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Sept. 11, 1998:
A reasonable doubt
Is victim being charged for former coworker's crime?

For much of the last year, Patricia Davis' life has been turned upside  down. A former nurse's aide, Davis is being prosecuted by the Dane County District Attorney's Office on felony charges for allegedly forging a $815 check. But there is, and always has been, considerable reason to believe 
that Davis is not only innocent of the crime but a victim herself.

 "This is an outrageous situation," fumes Dan Stein, Davis' attorney.   "It's almost like a child would be able to figure it out."

 Davis, who has never before been in trouble with the law, is accused of stealing a check from a patient at St. Marys Care Center, making it out to herself and cashing it using her own ID. It's a lot like the crimes that Deanise Hollingsworth, a nurse who formerly worked alongside Davis at St. Marys, is now serving a six-year prison term for repeatedly committing in Dane and Rock Counties. The difference is that Hollingsworth used stolen IDs when writing bogus checks.

 Wait a minute. Do you think maybe Hollingsworth, who worked the same shift as Davis and routinely had access to her unlocked purse, borrowed Davis' ID to cash this patient's stolen check? Hmmm.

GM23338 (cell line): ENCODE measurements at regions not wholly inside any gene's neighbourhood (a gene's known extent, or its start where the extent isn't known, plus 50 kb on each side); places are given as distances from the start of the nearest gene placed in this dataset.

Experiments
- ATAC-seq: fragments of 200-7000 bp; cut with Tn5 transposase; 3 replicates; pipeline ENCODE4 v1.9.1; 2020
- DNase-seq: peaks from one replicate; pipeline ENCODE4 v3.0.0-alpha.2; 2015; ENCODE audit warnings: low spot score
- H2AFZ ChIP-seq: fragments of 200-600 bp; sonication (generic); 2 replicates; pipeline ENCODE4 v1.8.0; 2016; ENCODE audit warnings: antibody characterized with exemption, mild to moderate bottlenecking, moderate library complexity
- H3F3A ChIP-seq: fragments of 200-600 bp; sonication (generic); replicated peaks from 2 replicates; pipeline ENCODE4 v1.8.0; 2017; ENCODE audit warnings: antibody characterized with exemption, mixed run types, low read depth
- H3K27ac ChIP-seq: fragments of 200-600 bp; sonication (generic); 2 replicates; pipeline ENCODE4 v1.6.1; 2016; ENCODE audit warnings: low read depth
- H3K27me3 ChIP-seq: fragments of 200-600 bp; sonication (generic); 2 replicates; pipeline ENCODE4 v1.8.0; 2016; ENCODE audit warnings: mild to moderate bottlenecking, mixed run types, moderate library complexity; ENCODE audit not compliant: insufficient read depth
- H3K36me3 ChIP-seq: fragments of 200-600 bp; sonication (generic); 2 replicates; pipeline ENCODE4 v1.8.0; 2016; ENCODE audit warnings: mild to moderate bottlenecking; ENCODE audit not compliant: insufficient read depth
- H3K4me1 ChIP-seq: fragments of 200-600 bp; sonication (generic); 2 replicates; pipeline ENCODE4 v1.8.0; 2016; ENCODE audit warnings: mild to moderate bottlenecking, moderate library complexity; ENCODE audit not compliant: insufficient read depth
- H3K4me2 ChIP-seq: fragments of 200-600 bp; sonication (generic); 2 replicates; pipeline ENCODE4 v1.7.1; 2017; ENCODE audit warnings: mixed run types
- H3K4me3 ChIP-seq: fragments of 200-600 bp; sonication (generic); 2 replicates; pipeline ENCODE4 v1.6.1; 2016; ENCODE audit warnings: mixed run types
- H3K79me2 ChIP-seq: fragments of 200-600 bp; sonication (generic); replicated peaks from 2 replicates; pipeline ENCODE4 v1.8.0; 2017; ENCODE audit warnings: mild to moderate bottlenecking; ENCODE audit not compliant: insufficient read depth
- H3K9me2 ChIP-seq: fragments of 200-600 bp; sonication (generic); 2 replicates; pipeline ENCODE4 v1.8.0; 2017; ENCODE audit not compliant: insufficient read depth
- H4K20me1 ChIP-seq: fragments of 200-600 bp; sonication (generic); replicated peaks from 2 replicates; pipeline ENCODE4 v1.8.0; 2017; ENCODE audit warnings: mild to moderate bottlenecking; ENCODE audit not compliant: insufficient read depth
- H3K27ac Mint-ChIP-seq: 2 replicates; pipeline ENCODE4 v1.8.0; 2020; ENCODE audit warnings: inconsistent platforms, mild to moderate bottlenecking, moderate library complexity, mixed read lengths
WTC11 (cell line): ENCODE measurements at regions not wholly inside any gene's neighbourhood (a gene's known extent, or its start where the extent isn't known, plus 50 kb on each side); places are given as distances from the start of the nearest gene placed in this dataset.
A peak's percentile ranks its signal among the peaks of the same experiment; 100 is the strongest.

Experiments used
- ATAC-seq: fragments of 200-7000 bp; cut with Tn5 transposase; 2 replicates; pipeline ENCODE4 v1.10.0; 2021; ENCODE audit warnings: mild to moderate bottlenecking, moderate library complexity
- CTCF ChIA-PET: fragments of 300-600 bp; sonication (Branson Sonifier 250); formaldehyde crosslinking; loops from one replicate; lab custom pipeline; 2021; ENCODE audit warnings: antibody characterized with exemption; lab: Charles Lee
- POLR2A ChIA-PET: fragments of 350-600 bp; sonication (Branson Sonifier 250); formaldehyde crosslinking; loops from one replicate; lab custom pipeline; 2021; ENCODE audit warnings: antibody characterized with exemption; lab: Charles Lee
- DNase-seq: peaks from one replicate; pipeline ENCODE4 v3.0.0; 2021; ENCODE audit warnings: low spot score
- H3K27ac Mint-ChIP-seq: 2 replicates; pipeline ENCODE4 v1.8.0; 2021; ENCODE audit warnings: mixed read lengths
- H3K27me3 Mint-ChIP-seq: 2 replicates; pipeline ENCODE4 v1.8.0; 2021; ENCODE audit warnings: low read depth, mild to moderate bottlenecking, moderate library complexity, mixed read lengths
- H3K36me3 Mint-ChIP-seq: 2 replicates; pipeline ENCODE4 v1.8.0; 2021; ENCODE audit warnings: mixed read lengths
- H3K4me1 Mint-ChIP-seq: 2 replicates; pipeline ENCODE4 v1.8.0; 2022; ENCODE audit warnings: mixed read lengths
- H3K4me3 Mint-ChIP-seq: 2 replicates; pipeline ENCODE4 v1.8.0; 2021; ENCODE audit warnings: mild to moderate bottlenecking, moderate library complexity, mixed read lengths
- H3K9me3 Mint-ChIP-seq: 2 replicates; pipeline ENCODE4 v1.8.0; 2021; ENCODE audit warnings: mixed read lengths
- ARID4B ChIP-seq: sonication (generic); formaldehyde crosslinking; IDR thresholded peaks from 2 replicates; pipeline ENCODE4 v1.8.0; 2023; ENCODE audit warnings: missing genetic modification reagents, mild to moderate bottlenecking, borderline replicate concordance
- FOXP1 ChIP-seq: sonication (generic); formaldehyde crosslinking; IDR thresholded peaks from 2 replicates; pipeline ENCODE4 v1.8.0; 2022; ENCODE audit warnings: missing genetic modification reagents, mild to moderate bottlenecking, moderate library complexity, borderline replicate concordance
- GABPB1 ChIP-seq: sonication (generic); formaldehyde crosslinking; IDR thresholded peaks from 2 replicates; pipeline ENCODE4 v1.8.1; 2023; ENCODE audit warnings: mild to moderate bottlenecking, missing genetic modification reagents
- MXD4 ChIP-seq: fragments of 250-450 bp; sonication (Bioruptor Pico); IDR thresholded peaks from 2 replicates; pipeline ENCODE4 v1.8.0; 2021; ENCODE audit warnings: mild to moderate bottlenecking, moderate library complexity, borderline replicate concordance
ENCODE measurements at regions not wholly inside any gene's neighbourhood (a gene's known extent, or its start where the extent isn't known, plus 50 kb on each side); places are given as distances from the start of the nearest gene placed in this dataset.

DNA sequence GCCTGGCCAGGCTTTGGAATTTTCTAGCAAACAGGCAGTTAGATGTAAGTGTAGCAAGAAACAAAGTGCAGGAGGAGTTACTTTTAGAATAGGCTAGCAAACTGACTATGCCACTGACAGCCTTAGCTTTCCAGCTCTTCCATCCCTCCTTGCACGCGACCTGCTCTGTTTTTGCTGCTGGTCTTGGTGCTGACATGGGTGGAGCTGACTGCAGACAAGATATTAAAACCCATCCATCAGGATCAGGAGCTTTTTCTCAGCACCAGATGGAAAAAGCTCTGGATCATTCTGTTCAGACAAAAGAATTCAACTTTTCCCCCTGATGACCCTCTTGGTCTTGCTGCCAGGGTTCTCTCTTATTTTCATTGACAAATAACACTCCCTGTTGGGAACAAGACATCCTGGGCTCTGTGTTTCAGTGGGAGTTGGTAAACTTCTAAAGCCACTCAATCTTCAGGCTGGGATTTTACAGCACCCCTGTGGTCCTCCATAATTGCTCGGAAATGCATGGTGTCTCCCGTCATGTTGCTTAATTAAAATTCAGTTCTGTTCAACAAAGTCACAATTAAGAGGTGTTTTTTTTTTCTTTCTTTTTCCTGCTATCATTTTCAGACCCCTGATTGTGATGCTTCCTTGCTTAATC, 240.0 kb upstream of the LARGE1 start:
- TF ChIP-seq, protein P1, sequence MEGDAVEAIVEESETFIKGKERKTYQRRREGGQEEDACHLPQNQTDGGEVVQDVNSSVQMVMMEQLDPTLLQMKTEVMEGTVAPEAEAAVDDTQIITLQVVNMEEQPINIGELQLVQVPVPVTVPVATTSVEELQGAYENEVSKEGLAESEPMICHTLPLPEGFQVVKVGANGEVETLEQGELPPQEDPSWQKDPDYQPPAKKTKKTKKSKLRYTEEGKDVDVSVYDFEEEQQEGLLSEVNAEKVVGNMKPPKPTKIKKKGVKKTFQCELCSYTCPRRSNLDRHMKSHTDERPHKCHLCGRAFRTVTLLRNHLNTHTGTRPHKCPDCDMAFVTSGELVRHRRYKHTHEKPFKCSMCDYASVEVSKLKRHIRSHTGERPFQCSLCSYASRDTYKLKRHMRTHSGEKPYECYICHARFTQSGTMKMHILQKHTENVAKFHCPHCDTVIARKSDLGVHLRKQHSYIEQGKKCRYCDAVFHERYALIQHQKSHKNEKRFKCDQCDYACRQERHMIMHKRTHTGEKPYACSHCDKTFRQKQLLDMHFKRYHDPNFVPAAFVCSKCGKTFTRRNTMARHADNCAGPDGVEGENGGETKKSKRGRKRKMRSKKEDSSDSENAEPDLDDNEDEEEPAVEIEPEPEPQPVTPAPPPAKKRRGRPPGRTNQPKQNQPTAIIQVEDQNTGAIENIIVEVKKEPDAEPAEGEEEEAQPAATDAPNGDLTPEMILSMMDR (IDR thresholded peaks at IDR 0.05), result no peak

According to Stein, a report by Madison police Det. Dorothy Doheny says Davis also attempted to cash a check stolen from a St. Marys' patient named Mary Quilty. Among the people Hollingsworth was convicted in Rock County of stealing and forging checks from is Quilty. Coincidence?

 Ann Sayles, the assistant district attorney prosecuting the case, declined comment. But, in a hearing this May, Sayles repeatedly objected to Stein's questions about Hollingsworth, who she also prosecuted, calling them "irrelevant."

 Davis' mistake was that, early in the investigation, she cooperated with police by providing a handwriting sample. "I didn't have anything to hide," she says. Davis' sample (but none from Hollingsworth) was given to a Madison police handwriting expert, Det. Rick Miller, who concluded that Davis forged the check. For the charges to be dropped now  would be tantamount to the prosecutor--Sayles--admitting that a police officer--Miller--made a mistake.

 Stein is astounded by Sayles' intransigence. "They have to prove this case beyond a reasonable doubt," he exclaims. "I don't know what they're thinking."

 A photo of Davis was also identified by the bank teller who cashed the check at a drive-through window. But the teller wasn't shown a photo of Hollingsworth, who resembles Davis, especially from the neck up.

 Davis' case, set for trial this week, was postponed. Stein says his own handwriting expert, "whose credentials are really far superior to those of the police expert," has already excluded Davis as the forger of the check.

 After reading about Hollingsworth's arrest, Davis urged the DA's office to investigate "the possibility that she is, in fact, the person responsible for what I have been accused of." Instead, Davis was this spring charged, arrested, tossed in jail overnight, and suspended from her job at St. Marys. This summer, the state revoked her nurse's aide license and the Madison police yanked her taxicab drivers permit, ending her second job as a van driver for Madison Metro.

 "This has been a nightmare for me," says Davis, a single mother. Stein agrees: "This whole thing is cruel. There's no other word for it."

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